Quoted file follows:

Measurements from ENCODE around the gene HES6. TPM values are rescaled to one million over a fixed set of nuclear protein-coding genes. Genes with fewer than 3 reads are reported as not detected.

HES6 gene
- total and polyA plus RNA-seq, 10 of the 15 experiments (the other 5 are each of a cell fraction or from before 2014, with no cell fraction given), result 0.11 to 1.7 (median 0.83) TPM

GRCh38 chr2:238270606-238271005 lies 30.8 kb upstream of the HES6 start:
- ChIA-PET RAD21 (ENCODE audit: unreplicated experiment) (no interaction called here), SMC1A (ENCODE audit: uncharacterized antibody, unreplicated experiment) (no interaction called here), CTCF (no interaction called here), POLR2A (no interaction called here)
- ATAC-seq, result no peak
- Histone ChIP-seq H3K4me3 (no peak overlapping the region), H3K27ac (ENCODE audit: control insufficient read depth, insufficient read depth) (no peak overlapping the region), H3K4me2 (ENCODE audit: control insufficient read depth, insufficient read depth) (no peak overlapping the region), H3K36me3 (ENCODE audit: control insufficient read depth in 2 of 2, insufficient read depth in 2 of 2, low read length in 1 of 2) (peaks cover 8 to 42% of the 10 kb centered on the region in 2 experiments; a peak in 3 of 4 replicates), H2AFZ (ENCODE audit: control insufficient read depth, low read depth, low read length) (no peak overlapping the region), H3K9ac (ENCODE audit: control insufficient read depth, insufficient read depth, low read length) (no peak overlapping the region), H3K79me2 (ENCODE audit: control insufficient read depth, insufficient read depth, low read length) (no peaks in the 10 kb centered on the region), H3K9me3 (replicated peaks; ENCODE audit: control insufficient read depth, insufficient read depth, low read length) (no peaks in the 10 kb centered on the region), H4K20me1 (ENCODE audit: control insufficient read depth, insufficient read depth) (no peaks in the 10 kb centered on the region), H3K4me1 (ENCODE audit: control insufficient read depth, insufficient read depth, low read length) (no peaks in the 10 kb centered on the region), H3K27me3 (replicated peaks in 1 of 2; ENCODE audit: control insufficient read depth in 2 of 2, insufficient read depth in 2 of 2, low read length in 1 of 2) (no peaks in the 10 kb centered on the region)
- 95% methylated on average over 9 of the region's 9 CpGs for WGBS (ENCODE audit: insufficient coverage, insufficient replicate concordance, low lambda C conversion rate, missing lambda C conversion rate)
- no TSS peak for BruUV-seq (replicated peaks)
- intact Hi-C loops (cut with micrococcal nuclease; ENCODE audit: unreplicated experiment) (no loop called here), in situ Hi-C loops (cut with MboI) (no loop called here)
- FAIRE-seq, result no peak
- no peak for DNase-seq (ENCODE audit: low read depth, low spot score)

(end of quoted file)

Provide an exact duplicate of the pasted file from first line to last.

Measurements from ENCODE around the gene HES6. TPM values are rescaled to one million over a fixed set of nuclear protein-coding genes. Genes with fewer than 3 reads are reported as not detected.

HES6 gene
- total and polyA plus RNA-seq, 10 of the 15 experiments (the other 5 are each of a cell fraction or from before 2014, with no cell fraction given), result 0.11 to 1.7 (median 0.83) TPM

GRCh38 chr2:238270606-238271005 lies 30.8 kb upstream of the HES6 start:
- ChIA-PET RAD21 (ENCODE audit: unreplicated experiment) (no interaction called here), SMC1A (ENCODE audit: uncharacterized antibody, unreplicated experiment) (no interaction called here), CTCF (no interaction called here), POLR2A (no interaction called here)
- ATAC-seq, result no peak
- Histone ChIP-seq H3K4me3 (no peak overlapping the region), H3K27ac (ENCODE audit: control insufficient read depth, insufficient read depth) (no peak overlapping the region), H3K4me2 (ENCODE audit: control insufficient read depth, insufficient read depth) (no peak overlapping the region), H3K36me3 (ENCODE audit: control insufficient read depth in 2 of 2, insufficient read depth in 2 of 2, low read length in 1 of 2) (peaks cover 8 to 42% of the 10 kb centered on the region in 2 experiments; a peak in 3 of 4 replicates), H2AFZ (ENCODE audit: control insufficient read depth, low read depth, low read length) (no peak overlapping the region), H3K9ac (ENCODE audit: control insufficient read depth, insufficient read depth, low read length) (no peak overlapping the region), H3K79me2 (ENCODE audit: control insufficient read depth, insufficient read depth, low read length) (no peaks in the 10 kb centered on the region), H3K9me3 (replicated peaks; ENCODE audit: control insufficient read depth, insufficient read depth, low read length) (no peaks in the 10 kb centered on the region), H4K20me1 (ENCODE audit: control insufficient read depth, insufficient read depth) (no peaks in the 10 kb centered on the region), H3K4me1 (ENCODE audit: control insufficient read depth, insufficient read depth, low read length) (no peaks in the 10 kb centered on the region), H3K27me3 (replicated peaks in 1 of 2; ENCODE audit: control insufficient read depth in 2 of 2, insufficient read depth in 2 of 2, low read length in 1 of 2) (no peaks in the 10 kb centered on the region)
- 95% methylated on average over 9 of the region's 9 CpGs for WGBS (ENCODE audit: insufficient coverage, insufficient replicate concordance, low lambda C conversion rate, missing lambda C conversion rate)
- no TSS peak for BruUV-seq (replicated peaks)
- intact Hi-C loops (cut with micrococcal nuclease; ENCODE audit: unreplicated experiment) (no loop called here), in situ Hi-C loops (cut with MboI) (no loop called here)
- FAIRE-seq, result no peak
- no peak for DNase-seq (ENCODE audit: low read depth, low spot score)